Fifteen years later, a letter from the then CEO of Cypress (a US designer and manufacturer of semi-conductor based technology) is still the best response to demands for quotas of women or minorities on company (or other) boards.
On April 23, 1996, Cypress received a letter from the Sisters of St. Francis of Philadelphia. The latter is a religious congregation of approximately 1,000 women and was, at the time the letter was written, the beneficial owner of a number of Cypress shares. The letter was a form letter, and it carried the stamped signature of Doris Gormley, OSF.
In the letter, Sister Doris, speaking for the Sisters of St. Francis of Philadelphia as a Cypress shareholder, expressed the view that a company “is best represented by a Board of qualified Directors reflecting the equality of the sexes, races, and ethnic groups.” The letter went on to say that it is the congregation’s policy “to withhold authority to vote for nominees of a Board of Directors that does not include women and minorities.”
In response, CEO TJ Rodgers wrote a long letter in which he described the sisters’ position as unsound, even immoral, and more related to political correctness than Christianity.
This is the beginning:
Dear Sister Gormley:
Thank you for your letter criticizing the lack of racial and gender diversity of Cypress’s Board of Directors. I received the same letter from you last year. I will reiterate the management arguments opposing your position. Then I will provide the philosophical basis behind our rejection of the operating principles espoused in your letter, which we believe to be not only unsound, but even immoral, by a definition of that term I will present.
The semiconductor business is a tough one with significant competition from the Japanese, Taiwanese, and Koreans. There have been more corporate casualties than survivors. For that reason, our Board of Directors is not a ceremonial watchdog, but a critical management function. The essential criteria for Cypress board membership are as follows:
•Experience as a CEO of an important technology company.
•Direct expertise in the semiconductor business based on education and management experience.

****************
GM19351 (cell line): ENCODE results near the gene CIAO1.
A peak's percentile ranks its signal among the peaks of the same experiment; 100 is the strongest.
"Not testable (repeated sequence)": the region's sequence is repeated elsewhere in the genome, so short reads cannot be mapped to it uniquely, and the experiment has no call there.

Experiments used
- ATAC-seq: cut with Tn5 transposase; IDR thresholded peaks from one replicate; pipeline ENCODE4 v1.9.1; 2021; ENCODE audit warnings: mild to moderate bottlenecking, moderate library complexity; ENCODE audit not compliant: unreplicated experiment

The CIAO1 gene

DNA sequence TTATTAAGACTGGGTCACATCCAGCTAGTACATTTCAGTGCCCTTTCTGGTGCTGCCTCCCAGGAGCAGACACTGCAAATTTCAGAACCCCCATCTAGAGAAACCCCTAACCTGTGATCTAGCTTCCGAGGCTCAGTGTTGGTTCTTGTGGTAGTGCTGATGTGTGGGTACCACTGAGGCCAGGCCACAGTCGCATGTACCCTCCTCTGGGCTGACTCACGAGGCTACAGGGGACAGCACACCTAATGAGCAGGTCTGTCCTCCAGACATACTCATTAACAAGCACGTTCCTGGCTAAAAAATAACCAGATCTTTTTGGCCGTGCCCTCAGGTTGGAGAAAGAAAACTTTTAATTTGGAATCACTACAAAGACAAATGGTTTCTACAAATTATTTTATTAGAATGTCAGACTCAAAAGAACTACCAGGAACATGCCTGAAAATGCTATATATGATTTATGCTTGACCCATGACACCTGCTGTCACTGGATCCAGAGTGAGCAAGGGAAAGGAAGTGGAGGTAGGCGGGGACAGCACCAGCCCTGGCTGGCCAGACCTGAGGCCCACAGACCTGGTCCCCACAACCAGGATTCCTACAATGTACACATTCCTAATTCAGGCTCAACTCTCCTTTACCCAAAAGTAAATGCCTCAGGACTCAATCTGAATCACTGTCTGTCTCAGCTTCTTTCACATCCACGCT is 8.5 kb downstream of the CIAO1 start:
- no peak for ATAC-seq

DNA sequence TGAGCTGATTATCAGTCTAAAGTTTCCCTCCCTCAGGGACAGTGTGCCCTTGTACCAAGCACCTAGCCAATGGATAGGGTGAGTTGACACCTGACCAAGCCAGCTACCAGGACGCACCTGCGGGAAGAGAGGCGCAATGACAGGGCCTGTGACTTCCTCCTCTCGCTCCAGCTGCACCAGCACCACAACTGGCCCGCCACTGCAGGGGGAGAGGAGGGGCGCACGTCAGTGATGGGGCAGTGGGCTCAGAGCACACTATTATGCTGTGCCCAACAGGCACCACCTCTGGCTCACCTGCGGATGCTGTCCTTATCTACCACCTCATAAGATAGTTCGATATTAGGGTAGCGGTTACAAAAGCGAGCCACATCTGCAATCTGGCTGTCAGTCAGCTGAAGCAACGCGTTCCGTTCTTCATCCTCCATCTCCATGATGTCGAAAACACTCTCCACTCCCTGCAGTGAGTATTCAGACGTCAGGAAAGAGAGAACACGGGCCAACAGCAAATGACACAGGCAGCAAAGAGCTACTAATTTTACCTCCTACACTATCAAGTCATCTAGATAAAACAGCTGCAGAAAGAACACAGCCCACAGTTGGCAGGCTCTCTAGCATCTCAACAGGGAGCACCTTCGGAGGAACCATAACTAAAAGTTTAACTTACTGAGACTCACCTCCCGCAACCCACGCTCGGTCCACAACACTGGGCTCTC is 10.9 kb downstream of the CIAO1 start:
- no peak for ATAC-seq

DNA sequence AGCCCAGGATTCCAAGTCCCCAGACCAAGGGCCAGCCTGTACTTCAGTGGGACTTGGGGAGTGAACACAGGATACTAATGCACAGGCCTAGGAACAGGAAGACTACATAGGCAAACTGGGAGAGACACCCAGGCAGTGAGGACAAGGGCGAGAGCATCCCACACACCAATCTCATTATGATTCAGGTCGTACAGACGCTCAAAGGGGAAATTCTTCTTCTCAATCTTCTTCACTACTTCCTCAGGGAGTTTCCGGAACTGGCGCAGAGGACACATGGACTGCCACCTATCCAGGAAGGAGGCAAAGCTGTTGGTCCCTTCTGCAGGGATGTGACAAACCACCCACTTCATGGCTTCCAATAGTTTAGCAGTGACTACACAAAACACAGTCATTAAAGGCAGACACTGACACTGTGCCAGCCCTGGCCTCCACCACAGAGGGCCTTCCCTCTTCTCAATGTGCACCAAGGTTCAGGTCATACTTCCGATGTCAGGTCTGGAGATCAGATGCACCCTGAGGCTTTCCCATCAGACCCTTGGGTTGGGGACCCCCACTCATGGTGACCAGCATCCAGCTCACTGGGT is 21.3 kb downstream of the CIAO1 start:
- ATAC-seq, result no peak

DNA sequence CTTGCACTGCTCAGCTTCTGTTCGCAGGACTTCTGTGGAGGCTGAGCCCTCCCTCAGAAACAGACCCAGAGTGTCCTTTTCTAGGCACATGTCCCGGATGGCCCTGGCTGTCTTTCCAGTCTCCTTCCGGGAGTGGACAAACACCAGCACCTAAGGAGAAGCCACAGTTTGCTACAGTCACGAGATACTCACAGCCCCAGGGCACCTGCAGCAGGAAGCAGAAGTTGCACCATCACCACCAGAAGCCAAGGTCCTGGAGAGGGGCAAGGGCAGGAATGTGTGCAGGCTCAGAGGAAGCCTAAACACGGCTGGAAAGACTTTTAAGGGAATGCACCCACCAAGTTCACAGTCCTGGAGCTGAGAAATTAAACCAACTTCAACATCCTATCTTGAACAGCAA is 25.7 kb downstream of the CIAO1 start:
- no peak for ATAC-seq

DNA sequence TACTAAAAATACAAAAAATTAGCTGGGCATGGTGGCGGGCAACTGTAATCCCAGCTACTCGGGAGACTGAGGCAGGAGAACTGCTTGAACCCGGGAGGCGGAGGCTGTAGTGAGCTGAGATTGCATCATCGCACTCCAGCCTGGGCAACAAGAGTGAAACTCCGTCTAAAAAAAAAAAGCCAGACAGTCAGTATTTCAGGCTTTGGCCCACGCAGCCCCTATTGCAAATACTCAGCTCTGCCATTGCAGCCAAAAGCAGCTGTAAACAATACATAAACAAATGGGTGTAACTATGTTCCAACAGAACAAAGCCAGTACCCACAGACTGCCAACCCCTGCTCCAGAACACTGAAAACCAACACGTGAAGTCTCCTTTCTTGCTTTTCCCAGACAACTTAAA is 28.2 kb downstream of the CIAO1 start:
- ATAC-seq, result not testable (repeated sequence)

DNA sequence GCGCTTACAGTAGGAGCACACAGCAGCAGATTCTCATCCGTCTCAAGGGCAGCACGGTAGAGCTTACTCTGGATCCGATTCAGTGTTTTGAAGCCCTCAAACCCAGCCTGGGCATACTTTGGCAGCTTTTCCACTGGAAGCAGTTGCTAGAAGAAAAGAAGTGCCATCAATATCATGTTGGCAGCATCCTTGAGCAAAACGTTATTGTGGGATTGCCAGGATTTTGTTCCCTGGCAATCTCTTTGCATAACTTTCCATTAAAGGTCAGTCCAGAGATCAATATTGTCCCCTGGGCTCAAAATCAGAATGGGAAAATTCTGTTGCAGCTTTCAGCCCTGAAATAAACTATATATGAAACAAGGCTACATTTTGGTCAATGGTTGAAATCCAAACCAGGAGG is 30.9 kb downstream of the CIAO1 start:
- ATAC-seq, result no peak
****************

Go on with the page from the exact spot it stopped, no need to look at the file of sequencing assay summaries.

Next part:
•Direct experience in the management of a company that buys from the semiconductor industry.
A search based on these criteria usually yields a male who is 50-plus years old, has a Masters degree in an engineering science, and has moved up the managerial ladder to the top spot in one or more corporations. Unfortunately, there are currently few minorities and almost no women who chose to be engineering graduate students 30 years ago. (That picture will be dramatically different in 10 years, due to the greater diversification of graduate students in the ’80s.) Bluntly stated, a “woman’s view” on how to run our semiconductor company does not help us, unless that woman has an advanced technical degree and experience as a CEO. I do realize there are other industries in which the last statement does not hold true. We would quickly embrace the opportunity to include any woman or minority person who could help us as a director, because we pursue talent — and we don’t care in what package that talent comes.
I believe that placing arbitrary racial or gender quotas on corporate boards is fundamentally wrong. Therefore, not only does Cypress not meet your requirements for boardroom diversification, but we are unlikely to, because it is very difficult to find qualified directors, let alone directors that also meet investors’ racial and gender preferences.
I infer that your concept of corporate “morality” contains in it the requirement to appoint a Board of Directors with, in your words, “equality of sexes, races, and ethnic groups.” I am unaware of any Christian requirements for corporate boards; your views seem more accurately described as “politically correct,” than “Christian.”
My views aside, your requirements are — in effect — immoral. By “immoral,” I mean “causing harm to people,” a fundamental wrong. Here’s why:
I presume you believe your organization does good work and that the people who spend their careers in its service deserve to retire with the necessities of life assured. If your investment in Cypress is intended for that purpose, I can tell you that each of the retired Sisters of St. Francis would suffer if I were forced to run Cypress on anything but a profit-making basis. The retirement plans of thousands of other people also depend on Cypress stock — $1.2 billion worth of stock — owned directly by investors or through mutual funds, pension funds, 401k programs, and insurance companies. Recently, a fellow 1970 Dartmouth classmate wrote to say that his son’s college fund (“Dartmouth, Class of 2014,” he writes) owns Cypress stock. Any choice I would make to jeopardize retirees and other investors from achieving their lifetime goals would be fundamentally wrong.
Rodgers goes on to explain in more detail what the consequences of quotas would be for employees, shareholders and the wider economy.
Follow the link above to read the whole letter.